ICC opens in the Abu Dhabi Global Market

The International Chamber of Commerce ("ICC") has announced that it will open a new arbitration centre in the Abu Dhabi Global Market ("ADGM"), Abu Dhabi's financial freezone located in the Al Maryah Island, which began operating in 2014. The centre will be known as the ADGM Arbitration Centre and is expected to open for business in January 2018.

The ICC is a reputable and leading international arbitral institution with its headquarters in Paris. The ADGM Arbitration Centre will be the ICC's third representative office worldwide – joining Shanghai and Sao Paolo – in addition to the ICC's case management offices in Hong Kong and New York. Notably, this will be the ICC's first office in the Middle East and is a reflection of the increasing recourse to international arbitration in the region.

The opening of the ADGM Arbitration Centre will likely compete with the DIFC-LCIA, the offshore arbitration centre established in Abu Dhabi's neighbouring Emirate of Dubai as well as "onshore" institutions such as the ADCCAC and the DIAC. However, it remains to be seen whether the ADGM Arbitration Centre will become a popular choice for arbitration. The question of enforcement of arbitral awards will likely play an important role in that regard, though the choice of the seat is the more relevant factor for enforcement. It will also be interesting to see if Abu Dhabi state-owned entities opt to choose the ADGM Arbitration Centre for their dispute resolution clauses in contracts which otherwise have no nexus to the ADGM.

We outline below some of the key characteristics of the ADGM:


Arbitration Regulations

  • The ADGM's Arbitration Regulations 2015 are modelled on the UNCITRAL Model Law ("Model Law"), which is internationally recognised and widely used by many States as the basis of their own arbitration law.
  • There are some departures from the Model Law to account for regional considerations, which will likely make it an even more attractive forum for resolving disputes in the region. These include:
  1. Confidentiality and privacy: There is limited scope for the disclosure of the existence of arbitration proceedings and the award. There is a requirement that court proceedings related to arbitration be held in closed court; and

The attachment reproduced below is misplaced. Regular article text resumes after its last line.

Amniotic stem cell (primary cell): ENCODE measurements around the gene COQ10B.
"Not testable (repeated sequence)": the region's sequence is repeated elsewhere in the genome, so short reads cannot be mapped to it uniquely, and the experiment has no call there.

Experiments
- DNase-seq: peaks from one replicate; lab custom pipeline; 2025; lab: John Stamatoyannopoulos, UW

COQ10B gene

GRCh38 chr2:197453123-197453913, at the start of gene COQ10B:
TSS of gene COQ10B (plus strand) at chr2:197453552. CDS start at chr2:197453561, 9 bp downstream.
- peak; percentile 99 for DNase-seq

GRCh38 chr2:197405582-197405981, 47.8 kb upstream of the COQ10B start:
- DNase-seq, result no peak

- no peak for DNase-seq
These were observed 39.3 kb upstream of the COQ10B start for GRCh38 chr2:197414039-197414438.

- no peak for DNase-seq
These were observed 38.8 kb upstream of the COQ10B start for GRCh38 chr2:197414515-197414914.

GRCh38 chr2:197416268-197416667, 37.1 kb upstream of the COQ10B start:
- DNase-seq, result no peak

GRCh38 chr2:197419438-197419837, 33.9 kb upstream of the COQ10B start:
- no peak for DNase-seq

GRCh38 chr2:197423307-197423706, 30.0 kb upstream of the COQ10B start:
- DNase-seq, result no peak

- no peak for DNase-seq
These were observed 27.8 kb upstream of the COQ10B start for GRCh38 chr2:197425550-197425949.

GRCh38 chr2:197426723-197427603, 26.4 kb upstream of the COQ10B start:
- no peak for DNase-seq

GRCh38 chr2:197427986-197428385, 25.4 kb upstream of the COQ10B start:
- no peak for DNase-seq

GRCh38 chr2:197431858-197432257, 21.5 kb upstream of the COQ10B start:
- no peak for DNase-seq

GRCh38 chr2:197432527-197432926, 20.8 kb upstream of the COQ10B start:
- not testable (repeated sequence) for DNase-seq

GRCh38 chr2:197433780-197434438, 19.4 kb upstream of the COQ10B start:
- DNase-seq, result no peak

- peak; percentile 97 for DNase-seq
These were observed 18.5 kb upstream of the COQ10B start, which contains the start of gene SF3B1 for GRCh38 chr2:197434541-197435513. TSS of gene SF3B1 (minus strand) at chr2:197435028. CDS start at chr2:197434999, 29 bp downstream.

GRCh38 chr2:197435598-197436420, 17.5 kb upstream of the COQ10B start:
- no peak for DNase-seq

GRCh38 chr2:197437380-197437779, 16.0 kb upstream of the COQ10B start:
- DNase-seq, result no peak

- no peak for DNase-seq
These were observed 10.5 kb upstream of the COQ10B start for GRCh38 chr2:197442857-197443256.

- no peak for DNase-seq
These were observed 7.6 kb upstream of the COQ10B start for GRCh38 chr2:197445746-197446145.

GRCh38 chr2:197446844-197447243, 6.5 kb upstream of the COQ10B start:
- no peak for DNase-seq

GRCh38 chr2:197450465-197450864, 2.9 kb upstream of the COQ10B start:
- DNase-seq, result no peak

2. Challenging enforcement of awards: Parties can agree in advance to dispense of or limit their right to bring an action to set aside an arbitral award, making the award final and not subject to any appeal, thereby reducing the involvement of the courts. However, if a party seeks to enforce the award in the ADGM Courts, the other party could still challenge the validity of the award based upon the grounds specified in the ADGM's Arbitration Regulations 2015. 


English common law

  • The ADGM directly adopts English common law (including the principles of equity), as well as a defined list of certain statutes in force in England by reference. It is important to note that not all English statutes apply as ADGM law – only those which have been expressly adopted.
  • The English Arbitration Act 1996 has not been adopted and does not apply. Instead, the ADGM Arbitration Regulations 2015 referred to above are applicable.
  • The ADGM has its own Court Procedure Rules ("CPR") and Regulations. The CPR deals with applications to the court, including applications for the enforcement of an arbitral award.


This announcement, combined with the anticipated enactment of a new federal arbitration law in the UAE later this year, is a welcome development to the UAE's arbitration scene and is in line with the region's efforts to become more arbitration friendly (see our previous alerts on Qatar and the Kingdom of Saudi Arabia.)

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